2. CDL Endorsements & Restrictions
4. CDL Training: Learn to Drive
4. Seven-Step Inspection Method
8. CDL Training: Seeing Around
14. Managing Vehicles Around You
17. Spot Hazards on RoadCDL Training
24. Vehicle for Winter Driving
25. Drive in Winter Conditions
27. Railroad-Highway Crossings
39. Truck Fire Causes & Prevention
2. Legal Weight Limits for Trucks
3. Passenger Supervision & Accidents
2. Air Brake Systems for Trucks
3. Air-Brake Systems & Foundation
4. Air-Brake PartsCDL Training
5. Air-Brake System Spring Brakes
6. Air Brake Systems for Trucks
7. Dual Air Brake Systems for Trucks
10. CDL Air Brake Check for Trucks
12. Emergency Stops in a Truck
13. Properly Brake on Downgrades
1. Drive Combination Vehicles Safely
3. Handle Railroad-Highway Crossings
5. Combination Vehicle Air Brakes
7. Connect Hose Couplers (Glad Hands)
9. Antilock Brake Systems for Trucks
10. Couple & Uncouple Trucks Safely
11. Couple and Uncouple a Truck
12. Safely Uncouple Tractor-Semitrailers
13. Inspect a Combination Vehicle
2. Couple & Uncouple Trailers Safely
3. Uncouple Twin & Triple Trailers
1. CDL Training: Section 8 Tanks
1. Hazardous Materials Regulations
2. Intent of Hazmat Regulations
3. Hazardous Materials Responsibility
5. Placards & Regulated Products
7. Hazardous Substances & Quantities
8. Fill Out Hazmat Shipping Paper
9. Hazmat Shipping Paper Requirements
10. Recognize Hazardous Materials
12. Load & Unload Hazardous Cargo
13. Load & Unload Hazardous Cargo
14. Loading/Unloading Hazardous Cargo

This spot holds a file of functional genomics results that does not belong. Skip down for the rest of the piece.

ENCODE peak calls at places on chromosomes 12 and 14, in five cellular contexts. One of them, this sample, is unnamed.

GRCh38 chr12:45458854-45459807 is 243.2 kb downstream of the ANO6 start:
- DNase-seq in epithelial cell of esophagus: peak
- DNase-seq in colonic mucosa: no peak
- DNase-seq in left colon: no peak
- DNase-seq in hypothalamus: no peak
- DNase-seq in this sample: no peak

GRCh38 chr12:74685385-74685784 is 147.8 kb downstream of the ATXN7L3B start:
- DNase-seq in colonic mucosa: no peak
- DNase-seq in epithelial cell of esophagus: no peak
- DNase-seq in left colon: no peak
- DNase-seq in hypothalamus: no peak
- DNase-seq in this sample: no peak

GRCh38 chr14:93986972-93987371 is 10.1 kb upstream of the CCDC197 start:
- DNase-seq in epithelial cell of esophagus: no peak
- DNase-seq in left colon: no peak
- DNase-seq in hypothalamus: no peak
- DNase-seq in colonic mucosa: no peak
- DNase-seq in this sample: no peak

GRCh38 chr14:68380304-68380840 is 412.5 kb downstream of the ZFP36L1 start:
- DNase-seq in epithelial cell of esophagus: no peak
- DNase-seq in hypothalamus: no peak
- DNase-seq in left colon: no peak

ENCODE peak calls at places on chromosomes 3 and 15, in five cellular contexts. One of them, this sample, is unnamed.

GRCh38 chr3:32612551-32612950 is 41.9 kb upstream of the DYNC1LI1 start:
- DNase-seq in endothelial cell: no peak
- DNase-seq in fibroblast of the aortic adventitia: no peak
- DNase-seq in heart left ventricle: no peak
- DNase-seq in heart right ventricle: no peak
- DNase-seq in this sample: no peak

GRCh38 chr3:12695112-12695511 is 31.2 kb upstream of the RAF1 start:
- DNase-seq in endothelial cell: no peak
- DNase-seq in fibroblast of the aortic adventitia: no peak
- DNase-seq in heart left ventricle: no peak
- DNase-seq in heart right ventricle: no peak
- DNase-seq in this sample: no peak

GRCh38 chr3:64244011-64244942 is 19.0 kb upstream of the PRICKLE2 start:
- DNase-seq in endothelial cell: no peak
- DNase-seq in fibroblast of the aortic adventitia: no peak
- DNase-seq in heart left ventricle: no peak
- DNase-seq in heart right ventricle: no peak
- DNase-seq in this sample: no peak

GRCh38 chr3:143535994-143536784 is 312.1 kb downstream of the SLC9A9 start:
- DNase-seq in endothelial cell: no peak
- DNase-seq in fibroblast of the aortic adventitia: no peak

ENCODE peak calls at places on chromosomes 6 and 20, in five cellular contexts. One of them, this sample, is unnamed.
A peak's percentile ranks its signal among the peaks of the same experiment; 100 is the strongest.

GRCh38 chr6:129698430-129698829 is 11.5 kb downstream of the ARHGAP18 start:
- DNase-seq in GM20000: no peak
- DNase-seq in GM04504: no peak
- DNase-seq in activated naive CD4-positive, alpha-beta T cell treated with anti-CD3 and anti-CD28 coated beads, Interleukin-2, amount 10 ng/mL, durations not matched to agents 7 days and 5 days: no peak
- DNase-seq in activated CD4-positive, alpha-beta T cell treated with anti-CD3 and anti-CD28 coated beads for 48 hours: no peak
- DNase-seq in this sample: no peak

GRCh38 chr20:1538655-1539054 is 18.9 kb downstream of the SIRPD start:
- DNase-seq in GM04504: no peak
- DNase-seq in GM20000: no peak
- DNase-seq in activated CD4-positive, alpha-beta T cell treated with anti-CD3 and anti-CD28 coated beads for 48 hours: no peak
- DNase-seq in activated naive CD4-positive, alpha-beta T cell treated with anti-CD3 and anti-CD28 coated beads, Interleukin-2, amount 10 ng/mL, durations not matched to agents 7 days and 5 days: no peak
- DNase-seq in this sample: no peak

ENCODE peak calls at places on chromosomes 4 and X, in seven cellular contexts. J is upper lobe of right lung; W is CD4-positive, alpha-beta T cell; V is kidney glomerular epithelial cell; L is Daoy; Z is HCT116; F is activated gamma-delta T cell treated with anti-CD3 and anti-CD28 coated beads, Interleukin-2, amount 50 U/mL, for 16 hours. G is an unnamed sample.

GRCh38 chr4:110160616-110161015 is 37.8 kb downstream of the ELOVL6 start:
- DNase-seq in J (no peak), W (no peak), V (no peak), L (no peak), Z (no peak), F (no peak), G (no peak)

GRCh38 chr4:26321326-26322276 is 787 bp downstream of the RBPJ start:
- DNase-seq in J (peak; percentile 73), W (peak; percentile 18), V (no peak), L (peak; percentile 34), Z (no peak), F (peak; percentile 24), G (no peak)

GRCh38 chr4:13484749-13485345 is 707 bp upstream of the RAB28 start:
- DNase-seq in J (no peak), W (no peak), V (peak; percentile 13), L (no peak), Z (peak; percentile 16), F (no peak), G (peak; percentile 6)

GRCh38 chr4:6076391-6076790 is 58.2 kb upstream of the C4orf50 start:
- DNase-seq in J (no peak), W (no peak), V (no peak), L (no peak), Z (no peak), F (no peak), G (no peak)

15. Bulk Packaging Markings, Loading
17. Hazmat Driving & Parking Rules
19. Keep Shipping Papers & Info
20. Respond to Hazmat Emergencies
21. Control Truck Fires & Leaks
22. Respond to CDL Training Hazards
23. Required Notification for CDL
24. Hazardous Materials Glossary
2. School Bus Loading/Unloading
6. Emergency Exit/Evacuation CDL
7. Emergency Evacuation Procedures
10. CDL Training: Special Situations
1. CDL Pre-Trip Vehicle Inspection
2. Inspect Vehicle Parts for CDL
4. CDL Training: Check Oil Pedals
5. Inspect Steering & Suspension
6. CDL Training: Brake Wheel Checkup
7. Inspect Truck for CDL Training
8. Inspect Tractor & Coupling Lines
9. CDL Drivers: School Bus Inspection
10. Inspect Trailer for CDL Training
1. CDL Basic Vehicle Control Skills
1. CDL Training On-road Driving
2. On-Road Driving: Intersections
3. CDL Training: On-Road Part 3
1. Learn Hours of Service Regulations
2. HOS Regulations for Truckers
3. Understanding HOS Regulations
6. 11-Hour Driving Limit for Trucks
8. Adverse Driving Conditions/16hr
11. Calculate Hours with Sleeper Rule
1. Weight & Balance Laws for Trucks
2. Weight Transfer for Truck Drivers
3. Limitations of Axle Spacing
4. Scale Truck for CDL Training
5. Position of Trailer Tandems
6. Load Cargo for Axle Balance
7. Calculate Fuel Weight for CDL
8. Calculate Truck Driver Fuel
9. Calc Fuel Burnoff for Trucks
1. Learn Cargo Securement Fund.
2. Cargo Securement Requirements
4. Learn Containing, Immobilizing
6. Cargo Tie-Downs: Working Load
9. Secure Logs Loaded Lengthwise
12. Secure Metal Coils in Truck
13. Secure Coils Eyes Crosswise
14. Secure Coils Eyes Lengthwise
15. Secure Coils for Truck Drivers
16. Secure Paper Rolls for CDL
17. Load & Secure Paper Rolls Vert.
18. Secure Paper Rolls Vert. CDL
22. Reqs. Arrange Concrete Pipe
23. Securing Pipe Inside Diam. 1.143
24. Securing Pipe Inside Diam. 1143
25. Secure Intermodal Containers
26. Secure Autos, Light Trucks, Vans
27. Secure Heavy Vehicles, Equip.
28. Secure Flattened/Crushed Vehicles
29. Secure Roll-On/Roll-Off Hook
30. Secure Large Boulders Tranport
1. Cargo Securement for Trucks
2. Securement Devices & Dunnage
3. Strength Ratings Blocking System
4. Cargo Roll Prevention Training
8. Securement Reqs. for Metal Coils
9. Securement Reqs. for Metal Coils